The present invention addresses the above and other needs by providing lead designs that permit improved fixation to the dura in a manner that also permits adequate flexibility to the lead to accommodate postural changes.
An electrode array of a lead is enclosed in a flexible tubing or sheath made of biocompatible material. The electrode array and sheath are inserted adjacent to the dura of the spine. The tip of the electrode array can be pitted, grooved or threaded in a manner that facilitates maturation of scar tissue over time near the electrode array tip. Scar maturation serves to fix the electrode array to the dura, thus minimizing lead migration. Nevertheless, the pitted, grooved, or threaded construction of the tip of the electrode array permits the lead to be easily explanted. A twisting action that applies rotational force or torque to the body of the lead during explantation can easily detach the grooved or threaded electrode array located at the distal tip of a lead from the surrounding scar tissue.
The distal end of the flexible tubing may adhere to and enclose the electrode array just adjacent to the electrode array tip. The proximal end of the flexible tubing can adhere to the dura by a heat sensitive adhesive or other bonding agent that may be biodegradable. With postural changes, such as bending and movement of the spinal cord, the sheath or flexible tubing enclosing the electrode array flexes in accommodation. The flex of the tubing helps to keep the electrode array in position and minimizes the lateral movement of the electrode array along the spinal cord.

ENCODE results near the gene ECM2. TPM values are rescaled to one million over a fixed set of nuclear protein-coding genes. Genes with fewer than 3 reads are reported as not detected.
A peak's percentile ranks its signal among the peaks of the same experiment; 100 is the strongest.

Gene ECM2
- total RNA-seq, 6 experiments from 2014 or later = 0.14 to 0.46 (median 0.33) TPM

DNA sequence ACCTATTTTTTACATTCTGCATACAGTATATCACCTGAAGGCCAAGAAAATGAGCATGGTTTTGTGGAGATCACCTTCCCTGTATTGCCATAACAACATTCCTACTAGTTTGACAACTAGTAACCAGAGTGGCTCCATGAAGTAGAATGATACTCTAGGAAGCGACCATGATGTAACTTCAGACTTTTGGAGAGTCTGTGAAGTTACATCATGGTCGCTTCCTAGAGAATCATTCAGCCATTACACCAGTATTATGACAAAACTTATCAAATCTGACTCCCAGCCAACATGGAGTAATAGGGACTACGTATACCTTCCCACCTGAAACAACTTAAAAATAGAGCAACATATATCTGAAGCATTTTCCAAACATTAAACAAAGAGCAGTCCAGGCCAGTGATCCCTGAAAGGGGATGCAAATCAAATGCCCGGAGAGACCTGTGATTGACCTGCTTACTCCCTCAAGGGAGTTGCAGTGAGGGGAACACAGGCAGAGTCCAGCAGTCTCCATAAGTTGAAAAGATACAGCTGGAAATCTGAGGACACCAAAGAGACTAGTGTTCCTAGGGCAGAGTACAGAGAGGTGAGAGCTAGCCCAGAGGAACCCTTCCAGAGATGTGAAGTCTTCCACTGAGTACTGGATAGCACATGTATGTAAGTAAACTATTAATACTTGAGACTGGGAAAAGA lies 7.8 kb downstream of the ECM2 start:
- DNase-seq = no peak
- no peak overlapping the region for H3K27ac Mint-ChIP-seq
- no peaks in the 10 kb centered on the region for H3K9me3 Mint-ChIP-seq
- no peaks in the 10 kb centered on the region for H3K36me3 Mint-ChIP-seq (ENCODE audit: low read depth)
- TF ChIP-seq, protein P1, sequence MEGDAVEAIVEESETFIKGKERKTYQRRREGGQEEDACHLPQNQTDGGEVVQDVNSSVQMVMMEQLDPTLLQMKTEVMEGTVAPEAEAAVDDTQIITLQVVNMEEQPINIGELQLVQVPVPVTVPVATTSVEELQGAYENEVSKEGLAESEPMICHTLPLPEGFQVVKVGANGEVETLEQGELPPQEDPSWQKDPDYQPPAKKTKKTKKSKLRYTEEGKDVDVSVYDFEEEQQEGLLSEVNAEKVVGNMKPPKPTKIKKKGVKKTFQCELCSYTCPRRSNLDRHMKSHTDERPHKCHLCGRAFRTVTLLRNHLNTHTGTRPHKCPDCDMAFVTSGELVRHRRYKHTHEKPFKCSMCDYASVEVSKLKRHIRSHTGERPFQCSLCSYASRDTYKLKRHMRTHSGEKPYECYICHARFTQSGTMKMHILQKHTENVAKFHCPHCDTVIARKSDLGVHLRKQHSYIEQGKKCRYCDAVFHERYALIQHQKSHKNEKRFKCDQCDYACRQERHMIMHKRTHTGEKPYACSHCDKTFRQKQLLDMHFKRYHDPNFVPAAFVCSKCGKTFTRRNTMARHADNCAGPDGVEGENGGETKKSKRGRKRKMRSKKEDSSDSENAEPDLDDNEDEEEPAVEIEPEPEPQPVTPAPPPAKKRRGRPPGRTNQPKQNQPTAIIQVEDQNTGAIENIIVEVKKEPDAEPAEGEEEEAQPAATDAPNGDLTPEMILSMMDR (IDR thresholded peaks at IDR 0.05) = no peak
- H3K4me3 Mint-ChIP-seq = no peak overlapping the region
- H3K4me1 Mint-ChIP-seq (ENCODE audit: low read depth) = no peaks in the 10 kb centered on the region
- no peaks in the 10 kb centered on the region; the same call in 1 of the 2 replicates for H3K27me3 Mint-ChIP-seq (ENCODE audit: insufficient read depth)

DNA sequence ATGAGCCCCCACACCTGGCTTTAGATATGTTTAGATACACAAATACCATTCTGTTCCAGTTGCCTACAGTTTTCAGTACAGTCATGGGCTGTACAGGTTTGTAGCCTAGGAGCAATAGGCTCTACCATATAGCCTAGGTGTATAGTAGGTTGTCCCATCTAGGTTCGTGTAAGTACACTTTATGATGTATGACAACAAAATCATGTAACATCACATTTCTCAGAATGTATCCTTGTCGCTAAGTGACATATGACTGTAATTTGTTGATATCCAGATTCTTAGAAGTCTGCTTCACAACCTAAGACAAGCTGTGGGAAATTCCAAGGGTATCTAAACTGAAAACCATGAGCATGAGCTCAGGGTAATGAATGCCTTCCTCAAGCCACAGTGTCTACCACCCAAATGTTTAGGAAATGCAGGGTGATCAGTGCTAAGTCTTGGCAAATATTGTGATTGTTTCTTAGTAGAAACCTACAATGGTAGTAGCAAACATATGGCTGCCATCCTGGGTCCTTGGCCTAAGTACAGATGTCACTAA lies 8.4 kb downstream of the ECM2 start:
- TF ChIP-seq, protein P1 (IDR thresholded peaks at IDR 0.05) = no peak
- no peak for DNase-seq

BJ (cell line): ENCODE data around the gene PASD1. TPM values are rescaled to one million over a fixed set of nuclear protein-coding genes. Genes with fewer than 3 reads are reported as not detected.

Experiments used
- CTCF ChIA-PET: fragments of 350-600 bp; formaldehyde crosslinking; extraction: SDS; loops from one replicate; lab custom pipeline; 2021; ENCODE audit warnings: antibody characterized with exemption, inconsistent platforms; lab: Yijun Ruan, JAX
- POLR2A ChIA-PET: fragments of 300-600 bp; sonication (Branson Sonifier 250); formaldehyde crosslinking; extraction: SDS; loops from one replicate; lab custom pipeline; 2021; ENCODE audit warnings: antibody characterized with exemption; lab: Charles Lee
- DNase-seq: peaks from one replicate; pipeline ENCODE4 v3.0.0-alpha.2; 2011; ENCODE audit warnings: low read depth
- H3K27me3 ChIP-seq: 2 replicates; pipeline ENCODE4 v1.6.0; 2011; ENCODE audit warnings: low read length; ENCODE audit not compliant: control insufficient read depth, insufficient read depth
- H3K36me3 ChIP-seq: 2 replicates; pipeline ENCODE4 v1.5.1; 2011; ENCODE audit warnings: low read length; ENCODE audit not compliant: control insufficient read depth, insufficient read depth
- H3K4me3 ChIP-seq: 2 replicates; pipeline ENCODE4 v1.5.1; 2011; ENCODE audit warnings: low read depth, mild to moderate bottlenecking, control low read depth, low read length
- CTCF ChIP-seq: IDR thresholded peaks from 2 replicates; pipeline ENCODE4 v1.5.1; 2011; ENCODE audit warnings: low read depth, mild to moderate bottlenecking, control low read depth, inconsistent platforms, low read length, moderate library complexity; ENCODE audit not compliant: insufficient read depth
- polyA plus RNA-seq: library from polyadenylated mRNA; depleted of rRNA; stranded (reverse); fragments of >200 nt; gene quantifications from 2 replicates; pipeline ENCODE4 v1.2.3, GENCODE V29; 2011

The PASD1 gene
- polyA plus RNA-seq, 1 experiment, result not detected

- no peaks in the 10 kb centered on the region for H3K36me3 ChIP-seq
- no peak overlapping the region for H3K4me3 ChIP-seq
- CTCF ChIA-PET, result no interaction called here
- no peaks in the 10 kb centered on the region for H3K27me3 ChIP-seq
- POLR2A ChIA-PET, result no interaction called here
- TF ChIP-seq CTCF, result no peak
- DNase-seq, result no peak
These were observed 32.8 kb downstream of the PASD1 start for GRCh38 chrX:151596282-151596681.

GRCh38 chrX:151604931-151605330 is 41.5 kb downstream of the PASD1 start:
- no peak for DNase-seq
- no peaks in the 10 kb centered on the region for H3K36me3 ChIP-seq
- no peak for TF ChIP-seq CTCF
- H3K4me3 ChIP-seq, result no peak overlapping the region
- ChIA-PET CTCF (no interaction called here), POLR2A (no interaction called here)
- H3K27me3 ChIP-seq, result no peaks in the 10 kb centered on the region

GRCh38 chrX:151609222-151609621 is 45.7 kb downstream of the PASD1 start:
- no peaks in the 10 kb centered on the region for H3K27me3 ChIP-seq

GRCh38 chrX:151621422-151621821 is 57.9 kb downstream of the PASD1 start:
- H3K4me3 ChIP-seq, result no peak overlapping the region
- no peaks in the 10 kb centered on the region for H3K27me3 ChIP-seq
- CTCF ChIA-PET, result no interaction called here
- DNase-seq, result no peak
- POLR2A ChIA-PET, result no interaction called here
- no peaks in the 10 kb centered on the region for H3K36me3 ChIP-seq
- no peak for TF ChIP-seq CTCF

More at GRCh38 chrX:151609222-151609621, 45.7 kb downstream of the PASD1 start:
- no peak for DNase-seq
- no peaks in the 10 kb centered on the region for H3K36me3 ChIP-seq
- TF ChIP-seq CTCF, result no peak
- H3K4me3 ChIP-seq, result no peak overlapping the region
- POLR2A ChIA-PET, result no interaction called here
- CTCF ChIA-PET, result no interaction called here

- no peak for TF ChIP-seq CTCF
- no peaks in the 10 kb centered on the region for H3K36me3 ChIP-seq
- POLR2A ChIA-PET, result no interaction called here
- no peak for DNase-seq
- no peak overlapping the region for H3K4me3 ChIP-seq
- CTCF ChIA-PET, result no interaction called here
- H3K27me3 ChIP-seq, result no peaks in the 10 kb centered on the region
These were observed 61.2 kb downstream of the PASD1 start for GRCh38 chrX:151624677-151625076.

In one embodiment of the method, in accordance with the present invention, a flexible tubing or sheath is left behind during explantation of the electrode array originally inside the tubing or sheath. The flexible tubing or sheath, thus remaining, may then be used to introduce a new lead into the same location as the previous lead.
In a further embodiment of the invention, the flexible tubing or sheath may include windows or openings along the body of the tubing or sheath. These openings can be spaced relative to the electrode contacts of the electrode array, thereby permitting more focused stimulation energy and maximal electrical contact between the electrode contacts and adjacent tissue.
In another embodiment, the biocompatible material of the flexible tube or sheath is biodegradable. When the lead is explanted, the material enclosing the lead is preferably capable of dissolving or otherwise disassociating over time. This aspect of the present invention is particularly helpful for short clinical trial periods when the lead will not remain in the patient for a long period of time.
In yet a further embodiment, the tip of the electrode array may be coated with an adhesive that may be biodegradable and that permits the tip to further fixate itself to the dura during implantation. Biodegradable adhesive may be injected through a lumen in the lead body to the end of the electrode array. The adhesive exudes from the electrode array tip to fix the electrode array to the dura.
The lead designs with fixation sheath thus permits lead fixation to the dura of the spine in a manner that is flexible, non-migrational, and explantable. In addition, the lead designs permit focused stimulation energy and maximum contact between the electrode contacts and adjacent tissue and, moreover, can provide in certain embodiments, same-location implantation of new leads after explantation of old leads.